Leed enhances government's green initiative

Dr Sadek Owainati says the EGBC aims to begin a pilot programme in October. (PATRICK CASTILLO)

The UAE is developing at a phenomenal pace in its bid to put itself on the global map and become a tourism hub. However, development brings its own problems, and the UAE is no exception. Add to this the fact the harsh desert climate of the country necessitates high levels of energy consumption for cooling and water production, and you have a host of environmental issues to deal with.

According to a study undertaken by Dubai-based facilities management company Farnek Avireal, five-star hotels in Dubai produce 6,500 tonnes of carbon dioxide annually and on average consume between 275 to 325kwh of power per guest. A 2006 report by Living Planet puts the UAE's ecological footprint at 11.9 global hectares per person against the global average of 1.8 global hectares per person.

Fortunately these are things that can be brought under control with the use of energy-efficient technology, and constructing green buildings is one of them. This is because, globally, buildings are recognised to be major contributors to the emission of gases that cause global warming due to their greenhouse effect. On the other hand, green buildings are known to reduce the emission of greenhouse gases by about 40 per cent. This is due to their reduced demand on energy, water and natural resources.

This is because they are designed to conserve energy and may use renewable energy sources, incorporate recycling systems and controlling devices that will enhance their water efficiency and reduce the impact on natural resources and landfills due to the use of recycled material.

And the good news is that the UAE is already taking steps in the right direction if the initiatives being taken by the government are anything to go by. The Abu Dhabi Government launched Masdar City – the world's first zero-carbon, zero-waste, car-free city. Once complete, it is expected to increase Abu Dhabi's GDP by two per cent and save Dh7.3 billion worth of oil over the next 25 years.

Recently, His Highness Sheikh Mohammed bin Rashid Al Maktoum, Vice-President and Prime Minister of the UAE and Ruler of Dubai, issued a directive that all new buildings must meet green standards. This was followed by the Emirates Green Building Council (EGBC) launching an internationally recognised Leadership of Energy and Environmental Design (Leed) rating system for the UAE. A number of assessment methods were considered for the basis of the new rating system and finally Leed was selected because of its international recognition. Significantly, the system refers to standards that are already being used in the UAE and several Leed-accredited buildings exist in the country. This shows the model is achievable in the current construction sector and things can only get better.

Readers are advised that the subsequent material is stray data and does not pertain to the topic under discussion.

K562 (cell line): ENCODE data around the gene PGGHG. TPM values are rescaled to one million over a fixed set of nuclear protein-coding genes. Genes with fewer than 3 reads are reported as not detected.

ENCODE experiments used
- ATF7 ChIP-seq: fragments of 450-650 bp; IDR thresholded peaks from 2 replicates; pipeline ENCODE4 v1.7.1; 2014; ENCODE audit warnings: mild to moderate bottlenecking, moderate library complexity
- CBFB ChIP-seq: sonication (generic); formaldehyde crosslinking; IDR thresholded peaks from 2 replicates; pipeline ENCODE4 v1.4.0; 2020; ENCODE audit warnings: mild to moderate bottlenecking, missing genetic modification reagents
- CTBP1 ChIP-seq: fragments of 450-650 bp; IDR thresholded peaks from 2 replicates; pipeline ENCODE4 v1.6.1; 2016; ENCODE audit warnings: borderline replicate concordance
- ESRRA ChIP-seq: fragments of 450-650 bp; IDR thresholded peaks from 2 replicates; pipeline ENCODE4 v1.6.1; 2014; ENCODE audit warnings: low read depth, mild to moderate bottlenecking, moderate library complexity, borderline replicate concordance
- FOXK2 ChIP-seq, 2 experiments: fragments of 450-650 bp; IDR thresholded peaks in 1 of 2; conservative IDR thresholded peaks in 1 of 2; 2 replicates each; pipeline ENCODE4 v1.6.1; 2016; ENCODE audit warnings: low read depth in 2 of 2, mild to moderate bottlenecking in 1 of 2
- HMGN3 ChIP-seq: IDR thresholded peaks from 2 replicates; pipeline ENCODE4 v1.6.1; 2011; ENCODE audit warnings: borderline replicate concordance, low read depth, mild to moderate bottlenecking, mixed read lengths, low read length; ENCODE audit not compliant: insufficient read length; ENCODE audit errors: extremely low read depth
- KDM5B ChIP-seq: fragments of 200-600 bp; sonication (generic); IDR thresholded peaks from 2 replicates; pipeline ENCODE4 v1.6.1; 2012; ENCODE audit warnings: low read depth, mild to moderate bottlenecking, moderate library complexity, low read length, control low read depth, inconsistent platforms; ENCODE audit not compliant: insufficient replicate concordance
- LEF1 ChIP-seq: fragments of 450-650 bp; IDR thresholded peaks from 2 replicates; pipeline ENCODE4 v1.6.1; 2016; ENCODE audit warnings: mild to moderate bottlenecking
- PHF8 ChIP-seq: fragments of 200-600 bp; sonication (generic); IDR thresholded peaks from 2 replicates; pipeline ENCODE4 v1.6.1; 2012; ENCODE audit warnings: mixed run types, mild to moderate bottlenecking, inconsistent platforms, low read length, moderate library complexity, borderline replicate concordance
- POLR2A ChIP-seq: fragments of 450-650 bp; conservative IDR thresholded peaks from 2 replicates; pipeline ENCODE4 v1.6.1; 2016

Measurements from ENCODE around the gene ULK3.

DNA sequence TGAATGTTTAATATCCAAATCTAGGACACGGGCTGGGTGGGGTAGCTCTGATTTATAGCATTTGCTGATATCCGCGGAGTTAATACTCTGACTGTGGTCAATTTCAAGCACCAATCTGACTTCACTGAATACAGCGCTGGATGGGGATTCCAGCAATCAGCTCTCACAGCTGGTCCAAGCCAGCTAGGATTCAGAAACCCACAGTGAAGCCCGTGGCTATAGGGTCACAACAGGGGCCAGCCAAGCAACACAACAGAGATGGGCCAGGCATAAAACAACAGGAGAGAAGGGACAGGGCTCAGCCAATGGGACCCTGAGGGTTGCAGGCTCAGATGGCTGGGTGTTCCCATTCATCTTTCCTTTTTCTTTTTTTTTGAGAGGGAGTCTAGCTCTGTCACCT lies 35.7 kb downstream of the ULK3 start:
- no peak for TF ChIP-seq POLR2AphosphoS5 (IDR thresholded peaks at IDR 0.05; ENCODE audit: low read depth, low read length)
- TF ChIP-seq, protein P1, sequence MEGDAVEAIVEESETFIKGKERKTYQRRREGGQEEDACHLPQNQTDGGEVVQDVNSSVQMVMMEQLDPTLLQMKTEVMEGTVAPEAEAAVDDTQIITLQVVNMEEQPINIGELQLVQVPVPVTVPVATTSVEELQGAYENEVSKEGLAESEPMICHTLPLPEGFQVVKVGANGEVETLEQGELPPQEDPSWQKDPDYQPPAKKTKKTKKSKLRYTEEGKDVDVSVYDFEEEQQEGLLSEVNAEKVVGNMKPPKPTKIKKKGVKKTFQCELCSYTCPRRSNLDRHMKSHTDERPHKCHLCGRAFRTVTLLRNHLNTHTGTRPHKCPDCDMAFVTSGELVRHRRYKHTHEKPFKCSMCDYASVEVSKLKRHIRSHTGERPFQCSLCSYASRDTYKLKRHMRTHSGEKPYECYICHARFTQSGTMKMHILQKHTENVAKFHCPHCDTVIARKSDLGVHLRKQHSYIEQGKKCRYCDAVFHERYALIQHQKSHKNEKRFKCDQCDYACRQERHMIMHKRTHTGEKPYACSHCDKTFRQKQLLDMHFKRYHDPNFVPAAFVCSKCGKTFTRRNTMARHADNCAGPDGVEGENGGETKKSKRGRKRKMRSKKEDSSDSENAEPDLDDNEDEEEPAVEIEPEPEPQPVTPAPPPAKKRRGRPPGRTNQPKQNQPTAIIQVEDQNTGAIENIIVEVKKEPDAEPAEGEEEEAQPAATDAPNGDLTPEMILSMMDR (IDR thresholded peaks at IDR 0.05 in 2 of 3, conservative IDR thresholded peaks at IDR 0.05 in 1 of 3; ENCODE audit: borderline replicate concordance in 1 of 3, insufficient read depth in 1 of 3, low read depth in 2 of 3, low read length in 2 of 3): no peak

Emirates Business spoke to experts on the sidelines of the recently-concluded Facilities Management Expo held in Dubai, where conferences on property and facilities management were also held to discuss issues such as green buildings, energy saving techniques, the latest green possibilities and their long-term affects on the environment and the bottom line.

Industry conservation expert Dr Sadek Owainati, who is the founder and chairman of the EGBC, told Emirates Business the ongoing government initiatives, coupled with its proposed new rating system, will help place a huge emphasis on green buildings, sustainability and energy saving solutions in future developments.

Giving an insight into the government's initiatives, Owainati said: "The regulations relating to designing green buildings were issued by the authorities within each emirate, such as the municipalities who are responsible for issuing building permits and certificates for occupation.

"Obviously each emirate has its own rules and regulations that satisfy the laws enforced within each emirate, and the same applies to green buildings. Designers of green buildings are being encouraged to incorporate recycled material and introduce innovation in their designs and the same applies for the method of construction and operation of green buildings. With effect from January 1, 2008, the Government of Dubai has instructed designers to abide by these principles while designing new buildings and the authorities are introducing the requirements in the regulations."

The government's initiatives are being complemented by the EGBC's rating system Leed. The term Leed refers to "Leadership in Energy and Environmental Design" which is a tool devised by the USGBC as a rating system for assessing building performance with a set of principles to be incorporated in its design, construction and operation.